The following post is courtesy of the Recruiting Blogswap:
It can be really hard to stay upbeat in a job search, especially if you’ve been out of work for any length of time in this difficult economy. You can stay motivated by setting realistic goals that aren’t activity-based, but are instead performance-based. And what I mean by that are actions that get you interviews.
If you’re not getting interviews, you need to be reaching out to professionals who can help you: career coaches, resume writers, profile coaches for LinkedIn, industry experts, and functional experts who can give you insight on how to be more strategic and more successful in your job search. Be proactive. If what you’re doing isn’t working, do something else. Reward yourself for your successes along the way.
Have a realistic plan. I don’t think your job search should take 8 hours a day, like some would suggest. If you keep that up for a couple of weeks, you’ll be crushed. Instead, spend 5 hours a day on your job search and spend the other 3 on something that will enrich you, like learning a new sport or an instrument, or reading up on the industry or taking a class…something that will better yourself and make you a stronger person than you were before.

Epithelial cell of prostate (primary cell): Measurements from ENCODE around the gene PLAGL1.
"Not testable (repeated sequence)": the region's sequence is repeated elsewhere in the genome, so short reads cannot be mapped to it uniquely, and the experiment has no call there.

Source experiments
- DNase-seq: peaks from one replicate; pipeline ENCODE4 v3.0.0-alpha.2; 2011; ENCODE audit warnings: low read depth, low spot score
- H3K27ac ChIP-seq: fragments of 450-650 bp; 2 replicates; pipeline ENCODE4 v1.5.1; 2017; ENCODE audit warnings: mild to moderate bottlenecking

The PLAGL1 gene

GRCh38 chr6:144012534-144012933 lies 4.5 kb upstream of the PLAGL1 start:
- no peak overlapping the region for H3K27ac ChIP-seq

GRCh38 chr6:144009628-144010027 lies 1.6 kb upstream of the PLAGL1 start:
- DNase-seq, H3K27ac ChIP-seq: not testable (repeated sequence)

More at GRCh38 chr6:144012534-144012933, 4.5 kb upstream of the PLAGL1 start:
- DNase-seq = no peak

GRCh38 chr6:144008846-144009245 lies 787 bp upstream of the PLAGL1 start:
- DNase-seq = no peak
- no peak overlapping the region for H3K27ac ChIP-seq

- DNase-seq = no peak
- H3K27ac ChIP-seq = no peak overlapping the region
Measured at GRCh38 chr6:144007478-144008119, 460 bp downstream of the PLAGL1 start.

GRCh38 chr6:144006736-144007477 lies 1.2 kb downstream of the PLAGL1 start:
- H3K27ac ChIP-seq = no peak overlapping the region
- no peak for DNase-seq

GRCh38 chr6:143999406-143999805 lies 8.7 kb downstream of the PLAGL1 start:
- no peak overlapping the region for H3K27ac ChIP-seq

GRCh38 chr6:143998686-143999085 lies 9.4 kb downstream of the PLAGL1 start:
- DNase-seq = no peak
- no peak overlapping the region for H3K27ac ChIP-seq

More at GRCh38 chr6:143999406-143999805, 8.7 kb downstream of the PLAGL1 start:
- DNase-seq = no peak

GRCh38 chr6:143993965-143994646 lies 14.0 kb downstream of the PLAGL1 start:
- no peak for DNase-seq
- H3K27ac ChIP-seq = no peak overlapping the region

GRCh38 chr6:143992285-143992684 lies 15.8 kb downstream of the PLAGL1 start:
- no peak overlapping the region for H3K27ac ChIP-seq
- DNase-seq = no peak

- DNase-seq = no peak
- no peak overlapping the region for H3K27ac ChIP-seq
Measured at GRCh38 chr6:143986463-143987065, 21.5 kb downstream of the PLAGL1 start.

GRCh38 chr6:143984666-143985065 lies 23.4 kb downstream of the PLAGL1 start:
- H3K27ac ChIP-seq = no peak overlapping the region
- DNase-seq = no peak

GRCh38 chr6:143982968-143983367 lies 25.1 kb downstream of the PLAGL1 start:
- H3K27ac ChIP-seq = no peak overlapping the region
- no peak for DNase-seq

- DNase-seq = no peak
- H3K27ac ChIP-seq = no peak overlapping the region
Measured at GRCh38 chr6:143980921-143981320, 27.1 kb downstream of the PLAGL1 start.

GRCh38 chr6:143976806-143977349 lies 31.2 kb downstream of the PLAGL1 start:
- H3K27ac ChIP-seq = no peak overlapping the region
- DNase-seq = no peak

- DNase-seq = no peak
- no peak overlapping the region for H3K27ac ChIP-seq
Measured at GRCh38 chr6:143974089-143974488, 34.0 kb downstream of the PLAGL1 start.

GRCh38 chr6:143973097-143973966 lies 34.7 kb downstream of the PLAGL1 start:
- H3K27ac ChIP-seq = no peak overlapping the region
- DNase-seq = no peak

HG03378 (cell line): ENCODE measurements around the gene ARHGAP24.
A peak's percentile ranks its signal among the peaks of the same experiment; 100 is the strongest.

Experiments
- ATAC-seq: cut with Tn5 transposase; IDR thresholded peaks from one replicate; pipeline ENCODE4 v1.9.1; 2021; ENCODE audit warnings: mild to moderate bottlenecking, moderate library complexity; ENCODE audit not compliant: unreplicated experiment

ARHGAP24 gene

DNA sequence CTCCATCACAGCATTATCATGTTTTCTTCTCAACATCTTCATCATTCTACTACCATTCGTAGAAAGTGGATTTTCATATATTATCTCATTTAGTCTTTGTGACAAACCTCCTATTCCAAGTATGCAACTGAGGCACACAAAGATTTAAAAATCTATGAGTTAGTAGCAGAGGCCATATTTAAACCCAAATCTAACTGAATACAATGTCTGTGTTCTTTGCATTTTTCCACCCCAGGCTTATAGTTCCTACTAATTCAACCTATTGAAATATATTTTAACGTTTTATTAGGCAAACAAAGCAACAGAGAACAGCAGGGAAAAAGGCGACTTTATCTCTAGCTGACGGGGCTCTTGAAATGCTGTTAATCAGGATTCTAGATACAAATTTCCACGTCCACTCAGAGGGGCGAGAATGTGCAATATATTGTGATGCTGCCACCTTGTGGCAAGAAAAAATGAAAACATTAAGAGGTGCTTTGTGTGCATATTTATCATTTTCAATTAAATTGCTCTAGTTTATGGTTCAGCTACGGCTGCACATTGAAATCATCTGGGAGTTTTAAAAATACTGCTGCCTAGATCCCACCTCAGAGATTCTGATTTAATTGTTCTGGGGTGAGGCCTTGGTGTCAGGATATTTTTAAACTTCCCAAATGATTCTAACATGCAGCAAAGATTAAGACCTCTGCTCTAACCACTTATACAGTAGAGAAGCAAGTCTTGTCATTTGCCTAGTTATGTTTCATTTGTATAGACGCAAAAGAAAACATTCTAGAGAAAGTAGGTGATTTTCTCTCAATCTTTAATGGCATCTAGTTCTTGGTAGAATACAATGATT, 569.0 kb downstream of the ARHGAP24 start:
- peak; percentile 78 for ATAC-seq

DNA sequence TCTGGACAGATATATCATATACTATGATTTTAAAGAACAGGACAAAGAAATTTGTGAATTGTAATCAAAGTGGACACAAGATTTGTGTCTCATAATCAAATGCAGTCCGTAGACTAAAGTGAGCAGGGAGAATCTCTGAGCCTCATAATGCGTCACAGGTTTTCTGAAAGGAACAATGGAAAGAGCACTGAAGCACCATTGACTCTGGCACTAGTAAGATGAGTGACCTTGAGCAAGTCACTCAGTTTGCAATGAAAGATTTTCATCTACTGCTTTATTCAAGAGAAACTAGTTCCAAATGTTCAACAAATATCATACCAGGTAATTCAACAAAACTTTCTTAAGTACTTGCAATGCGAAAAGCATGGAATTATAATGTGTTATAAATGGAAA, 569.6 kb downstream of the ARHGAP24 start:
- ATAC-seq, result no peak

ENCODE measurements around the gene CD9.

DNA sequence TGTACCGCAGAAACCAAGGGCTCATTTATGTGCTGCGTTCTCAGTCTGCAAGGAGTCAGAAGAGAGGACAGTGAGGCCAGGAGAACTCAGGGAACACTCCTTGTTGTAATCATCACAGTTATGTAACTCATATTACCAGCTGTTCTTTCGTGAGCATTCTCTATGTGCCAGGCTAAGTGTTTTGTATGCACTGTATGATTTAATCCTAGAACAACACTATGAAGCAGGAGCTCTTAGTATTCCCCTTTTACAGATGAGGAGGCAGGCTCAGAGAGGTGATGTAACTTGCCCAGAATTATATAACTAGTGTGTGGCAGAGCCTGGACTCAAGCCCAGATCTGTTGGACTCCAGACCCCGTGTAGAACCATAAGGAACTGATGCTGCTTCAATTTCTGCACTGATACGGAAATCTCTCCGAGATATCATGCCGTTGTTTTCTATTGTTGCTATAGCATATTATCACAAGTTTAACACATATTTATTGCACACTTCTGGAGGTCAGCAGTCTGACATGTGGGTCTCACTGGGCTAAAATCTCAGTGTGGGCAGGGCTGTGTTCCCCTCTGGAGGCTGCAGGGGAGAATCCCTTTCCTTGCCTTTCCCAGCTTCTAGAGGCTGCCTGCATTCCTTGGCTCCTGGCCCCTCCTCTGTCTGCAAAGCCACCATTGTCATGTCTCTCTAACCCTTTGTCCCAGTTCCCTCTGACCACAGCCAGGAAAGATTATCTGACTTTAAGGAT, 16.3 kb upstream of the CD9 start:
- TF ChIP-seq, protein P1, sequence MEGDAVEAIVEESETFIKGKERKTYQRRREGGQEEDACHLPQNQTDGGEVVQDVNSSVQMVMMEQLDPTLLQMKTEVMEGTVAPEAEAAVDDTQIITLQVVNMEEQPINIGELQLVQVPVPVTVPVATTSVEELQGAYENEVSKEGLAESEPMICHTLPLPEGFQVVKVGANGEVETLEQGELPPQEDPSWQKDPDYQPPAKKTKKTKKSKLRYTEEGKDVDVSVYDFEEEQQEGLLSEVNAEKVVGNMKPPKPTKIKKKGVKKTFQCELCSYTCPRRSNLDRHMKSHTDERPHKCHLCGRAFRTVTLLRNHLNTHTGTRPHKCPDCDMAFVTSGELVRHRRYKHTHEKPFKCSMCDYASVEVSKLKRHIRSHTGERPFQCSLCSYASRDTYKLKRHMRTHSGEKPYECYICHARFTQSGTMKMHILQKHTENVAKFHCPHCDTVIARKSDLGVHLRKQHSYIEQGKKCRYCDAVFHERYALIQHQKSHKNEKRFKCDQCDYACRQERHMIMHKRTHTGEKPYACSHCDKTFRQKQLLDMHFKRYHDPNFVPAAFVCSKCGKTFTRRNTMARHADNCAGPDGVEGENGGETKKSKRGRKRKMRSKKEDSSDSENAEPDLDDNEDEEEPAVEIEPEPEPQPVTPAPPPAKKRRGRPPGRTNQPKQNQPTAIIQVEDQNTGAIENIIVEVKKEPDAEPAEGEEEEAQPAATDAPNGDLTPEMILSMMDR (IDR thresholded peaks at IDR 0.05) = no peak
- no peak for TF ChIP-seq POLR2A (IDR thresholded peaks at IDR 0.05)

For instance, I got a letter from a candidate who, after he was fired, joined a gym and lost 50 pounds. In addition, he signed up for a resume service, and bought some Career Confidential products so that he could have cutting-edge tools for his job search. He had a new job within 3 months—and it was a better job than the one he lost. And he looks better and feels better than he did before.
If you can identify the areas where you can improve and grow, and take action, then you can have this kind of success, too. So instead of being a negative experience, your job search can be a positive, opportunity-filled one.
Author: Peggy McKeeArticle courtesy of the Recruiting Blogswap, a content exchange service sponsored by CollegeRecruiter.com, a leading site for college students looking for internships and recent graduates searching for entry level jobs and other career opportunities.
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